Rashid clearly perceives common crises in the Pakistan-Afghanistan duo, reminding one of Hamid Karzai’s repeated allegations of Pakistan’s clandestine support of the Taliban. The US had remained blissfully unmoved: war is a business. It means death for the warriors and wealth for the merchants.
The book does highlight some rays of hope, as the US-led Nato powers try to break the ice with the Taliban through diplomacy, and the Pakistani armed forces wake up to deal with fundamentalism and terrorism. All this has happened after a long time; “Pakistan’s entire top leadership — Zardari, Gilani and General Kayani — are in a state of denial about the reality of what Pakistan is becoming”. Asif Ali Zardari’s statement to the author makes things clearer: “We are not a failed state yet, but we may become one in 10 years if we do not receive international support to combat the Taliban threat.”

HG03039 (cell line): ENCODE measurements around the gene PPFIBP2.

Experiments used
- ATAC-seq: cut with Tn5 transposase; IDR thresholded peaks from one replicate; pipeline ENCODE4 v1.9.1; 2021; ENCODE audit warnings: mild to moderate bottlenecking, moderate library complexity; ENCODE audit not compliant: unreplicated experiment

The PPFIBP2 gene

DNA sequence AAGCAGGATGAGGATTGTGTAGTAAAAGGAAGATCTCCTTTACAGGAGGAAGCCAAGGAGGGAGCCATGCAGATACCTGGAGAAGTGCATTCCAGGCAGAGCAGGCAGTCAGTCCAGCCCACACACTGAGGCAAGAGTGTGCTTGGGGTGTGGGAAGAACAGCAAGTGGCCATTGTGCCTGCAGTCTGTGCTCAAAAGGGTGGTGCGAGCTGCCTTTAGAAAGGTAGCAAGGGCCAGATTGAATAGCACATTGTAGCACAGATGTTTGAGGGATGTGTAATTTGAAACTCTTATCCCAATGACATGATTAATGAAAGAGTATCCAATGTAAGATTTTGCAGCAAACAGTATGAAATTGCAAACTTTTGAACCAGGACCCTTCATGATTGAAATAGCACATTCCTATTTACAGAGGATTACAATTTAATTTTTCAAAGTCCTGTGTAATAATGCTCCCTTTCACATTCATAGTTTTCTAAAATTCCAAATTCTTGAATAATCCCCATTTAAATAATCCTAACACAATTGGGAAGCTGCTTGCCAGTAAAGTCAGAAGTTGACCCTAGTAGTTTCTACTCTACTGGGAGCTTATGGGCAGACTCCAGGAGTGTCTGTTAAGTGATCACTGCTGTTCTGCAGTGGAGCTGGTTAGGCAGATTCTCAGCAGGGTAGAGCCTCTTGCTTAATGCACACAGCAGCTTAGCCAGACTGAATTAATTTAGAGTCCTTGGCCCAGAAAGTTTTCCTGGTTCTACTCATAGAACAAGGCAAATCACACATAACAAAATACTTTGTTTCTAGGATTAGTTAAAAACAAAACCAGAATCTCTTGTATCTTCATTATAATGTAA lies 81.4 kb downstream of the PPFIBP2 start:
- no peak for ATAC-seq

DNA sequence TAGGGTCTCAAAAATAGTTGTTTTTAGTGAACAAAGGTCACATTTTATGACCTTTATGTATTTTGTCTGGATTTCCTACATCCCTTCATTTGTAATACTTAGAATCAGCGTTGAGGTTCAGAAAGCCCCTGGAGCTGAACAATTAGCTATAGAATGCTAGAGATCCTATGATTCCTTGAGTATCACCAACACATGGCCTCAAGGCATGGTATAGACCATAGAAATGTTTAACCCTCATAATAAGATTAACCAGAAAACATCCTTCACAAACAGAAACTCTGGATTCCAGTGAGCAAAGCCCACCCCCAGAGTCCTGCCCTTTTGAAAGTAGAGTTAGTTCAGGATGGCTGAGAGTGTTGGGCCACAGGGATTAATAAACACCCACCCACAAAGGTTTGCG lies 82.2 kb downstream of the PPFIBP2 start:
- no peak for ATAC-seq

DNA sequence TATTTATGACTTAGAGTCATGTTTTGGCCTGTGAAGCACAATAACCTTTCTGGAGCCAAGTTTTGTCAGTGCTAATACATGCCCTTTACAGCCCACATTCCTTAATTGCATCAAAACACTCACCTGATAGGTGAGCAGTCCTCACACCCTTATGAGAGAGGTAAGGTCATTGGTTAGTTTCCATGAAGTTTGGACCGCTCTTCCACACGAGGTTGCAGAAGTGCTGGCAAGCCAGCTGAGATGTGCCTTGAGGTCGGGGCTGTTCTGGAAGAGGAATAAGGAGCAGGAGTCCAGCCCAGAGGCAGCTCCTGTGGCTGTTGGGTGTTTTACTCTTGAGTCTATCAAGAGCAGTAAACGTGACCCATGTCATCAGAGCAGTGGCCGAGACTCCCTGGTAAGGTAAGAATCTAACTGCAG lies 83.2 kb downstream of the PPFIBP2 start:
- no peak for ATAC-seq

One feels like asking whether or not the international community had anything to do with the creation of the Taliban in Pakistan. Rashid makes a point implying that Zardari’s personal agenda itself will lead to his statement failing in the future. It was he who gave the army chief, General Ashfaq Parvez Kayani, a three-year extension in July 2010. This diminished Kayani’s stature in the armed forces and among the politicians. Kayani was now less secure in ordering his troops into combat against the Taliban. Zardari thus had a comparatively “weak” army chief; this rendered a possible political intervention or coup by Kayani controversial and problematic. Overall, Ahmed Rashid has once again proved himself to be an engaging author — with a style of his own — on Pakistan-Afghanistan, on which he can aptly claim to be an expert. The editing of the book, however, could have been better.